Fleabag at Soho Theatre online
Phoebe Waller-Bridge has become a UK heavyweight on the writing scene. The creator of international award-winning hit Killing Eve and the apparent saviour of the upcoming James Bond offering, she is as diverse as she is in demand. Fleabag, that little one-woman show that debuted at the Edinburgh Festival back in 2013, is the jewel in her crown. The play spawned two critically acclaimed television series and enjoyed a sold-out revival in the West End in 2019, quickly becoming the hottest and hardest to come by ticket in town.
Waller-Bridge made it clear that last year would be her final performance of her breakout character. For those who missed it, Soho Theatre is offering another chance with their new on-demand streaming service. There are several payment options starting as low as £4 for a 48-hour rental. All proceeds will go to charities including the National Emergency Trust and NHS Charities Together.
It’s undoubtedly money well spent. Theatre such as this comes about all too rarely. Master storytellers need no props, effects or scenery. Here we find Waller-Bridge, met with rapturous applause as she glides onto the stage, seated alone on a stool. She remains seated for the majority of the runtime, only occasionally standing and moving about ever so slightly. This is far from a static performance, however.
Instead, it serves to remind us just how adept at physical theatre the artist is. With numerous facial and vocal impressions, the actor effortlessly employs even the slightest movement to say a great deal and to evoke much laughter. She also does drunk very well. It’s the awkwardness of the character that makes her so endearing. Seemingly embarrassed after an over-share or revealing her bra during a job interview, there’s always a mischievous glint and a knowing smirk. There’s also often a sense that we’re in on the joke and playing along with her.
In comedy, timing is everything. Waller-Bridge knows when to let a joke linger or when a rapid-fire approach is required. She also, as the writer of the piece, ensures a perfect balance between light and shade. When she recounts the death of her best friend, for example, an appropriate poignancy is permitted by a pause, with the character’s underlying emotions desperately trying to penetrate the dam she has erected to hold back any tears. Of course, humour is then used to diffuse the situation and transport us back into lighter territory. This makes our protagonist a relatable human and all the more engaging for it. The unpredictable, outwardly free-flowing style of the show and the fact that we can be laughing one minute yet rendered momentarily sombre the next is testament to the pithy writing and the assured and commanding performance. The tempo is up and down, just as it is in life.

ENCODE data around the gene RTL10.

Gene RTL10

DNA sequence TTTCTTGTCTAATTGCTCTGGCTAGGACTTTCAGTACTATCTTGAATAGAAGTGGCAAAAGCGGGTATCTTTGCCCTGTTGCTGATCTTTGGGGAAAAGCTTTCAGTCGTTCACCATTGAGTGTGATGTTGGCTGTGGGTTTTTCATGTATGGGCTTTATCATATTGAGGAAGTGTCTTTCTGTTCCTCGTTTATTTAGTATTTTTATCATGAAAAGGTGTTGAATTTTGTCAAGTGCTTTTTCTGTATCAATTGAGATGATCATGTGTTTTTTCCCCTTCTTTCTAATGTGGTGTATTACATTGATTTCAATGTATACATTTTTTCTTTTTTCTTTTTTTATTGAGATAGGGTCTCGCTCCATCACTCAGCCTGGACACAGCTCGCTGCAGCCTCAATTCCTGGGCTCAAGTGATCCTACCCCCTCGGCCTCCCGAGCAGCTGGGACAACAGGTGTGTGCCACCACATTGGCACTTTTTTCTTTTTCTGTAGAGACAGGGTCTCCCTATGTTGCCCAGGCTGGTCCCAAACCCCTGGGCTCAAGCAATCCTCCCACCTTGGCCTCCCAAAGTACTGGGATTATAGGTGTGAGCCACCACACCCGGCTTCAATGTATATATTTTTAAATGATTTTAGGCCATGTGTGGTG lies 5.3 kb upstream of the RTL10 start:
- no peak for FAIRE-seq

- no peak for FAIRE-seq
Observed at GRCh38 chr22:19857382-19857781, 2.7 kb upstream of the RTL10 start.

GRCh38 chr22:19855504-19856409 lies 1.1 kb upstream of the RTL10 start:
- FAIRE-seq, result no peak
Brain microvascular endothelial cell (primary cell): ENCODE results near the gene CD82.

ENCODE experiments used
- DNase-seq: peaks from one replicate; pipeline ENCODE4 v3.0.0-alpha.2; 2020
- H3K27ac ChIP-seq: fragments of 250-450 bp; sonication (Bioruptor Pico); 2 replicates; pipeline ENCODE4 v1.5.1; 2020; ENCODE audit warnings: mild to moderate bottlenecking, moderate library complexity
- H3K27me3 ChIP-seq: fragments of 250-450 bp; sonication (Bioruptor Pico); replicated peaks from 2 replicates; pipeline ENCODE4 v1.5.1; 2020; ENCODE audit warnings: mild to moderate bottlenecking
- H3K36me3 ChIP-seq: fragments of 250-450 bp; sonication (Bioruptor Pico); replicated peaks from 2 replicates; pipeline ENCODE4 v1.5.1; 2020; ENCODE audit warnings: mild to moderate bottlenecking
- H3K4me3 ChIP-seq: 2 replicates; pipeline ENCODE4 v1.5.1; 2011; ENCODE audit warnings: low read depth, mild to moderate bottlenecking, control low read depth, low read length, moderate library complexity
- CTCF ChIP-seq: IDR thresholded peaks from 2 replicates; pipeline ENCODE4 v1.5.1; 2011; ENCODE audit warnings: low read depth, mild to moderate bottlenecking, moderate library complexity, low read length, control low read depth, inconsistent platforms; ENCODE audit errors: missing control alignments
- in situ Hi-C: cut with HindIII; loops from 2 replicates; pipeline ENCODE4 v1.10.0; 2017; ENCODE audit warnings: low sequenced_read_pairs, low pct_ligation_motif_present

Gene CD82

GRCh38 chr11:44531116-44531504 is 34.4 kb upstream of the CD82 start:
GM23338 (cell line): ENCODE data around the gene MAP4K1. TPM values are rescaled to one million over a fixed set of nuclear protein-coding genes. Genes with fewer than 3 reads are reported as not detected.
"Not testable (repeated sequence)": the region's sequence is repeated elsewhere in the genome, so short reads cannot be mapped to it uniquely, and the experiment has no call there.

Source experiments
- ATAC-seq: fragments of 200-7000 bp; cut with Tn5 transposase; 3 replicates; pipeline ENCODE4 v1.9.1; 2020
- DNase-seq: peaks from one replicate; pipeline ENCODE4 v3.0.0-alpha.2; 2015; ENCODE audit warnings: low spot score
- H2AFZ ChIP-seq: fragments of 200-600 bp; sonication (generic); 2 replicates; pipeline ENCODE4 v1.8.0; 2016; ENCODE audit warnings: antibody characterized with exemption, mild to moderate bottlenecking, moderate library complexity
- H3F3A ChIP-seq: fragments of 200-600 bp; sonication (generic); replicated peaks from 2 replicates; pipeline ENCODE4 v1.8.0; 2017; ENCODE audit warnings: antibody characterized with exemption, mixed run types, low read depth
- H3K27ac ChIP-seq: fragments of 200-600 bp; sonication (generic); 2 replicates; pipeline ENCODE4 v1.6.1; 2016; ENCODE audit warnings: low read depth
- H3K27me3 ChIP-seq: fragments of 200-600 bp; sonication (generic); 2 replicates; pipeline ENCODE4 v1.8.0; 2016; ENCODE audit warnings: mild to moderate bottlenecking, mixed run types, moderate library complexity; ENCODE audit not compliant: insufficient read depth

It’s naturally the crude jokes, cringe-worthy anecdotes and self-deprecating remarks that have the audience in stitches. What allows this to work so well is the fact that all of the humour is completely character-driven. It makes sense and carries meaning. The protagonist is far from perfect, which is why we are so fond of her. Desperately trying to navigate her way through this crazy world we’re apart of is something we are all able to relate to.
For over an hour, Waller-Bridge holds us in the palm of her hand. She sustains her exuberant energy throughout, skilfully inviting us into the character’s world. Whether seated in the large Wyndam’s Theatre or behind a screen at home, there is a remarkable sense of intimacy here as the character interacts with us.
Fans of the TV incarnation will recognise numerous aspects, including microwaving the supermarket risotto for customers at the guinea pig-themed cafe, her distant dad and turbulent relationship with her sister. The play has many layers beneath the humour as it explores feminism, sexual politics, grief and relationships – among others. It’s a highly detailed character study, and so a second viewing will no doubt still manage to offer something new.
For those lucky enough to be completely new to it, this is quite simply theatre at its funniest and it’s refreshing to see something that really does live up to its own hype. Here’s hoping Waller-Bridge has been busy penning another play during the lockdown. For now, sit back and buckle up for this flawlessly designed rollercoaster of emotions.
Photo: Joan Marcus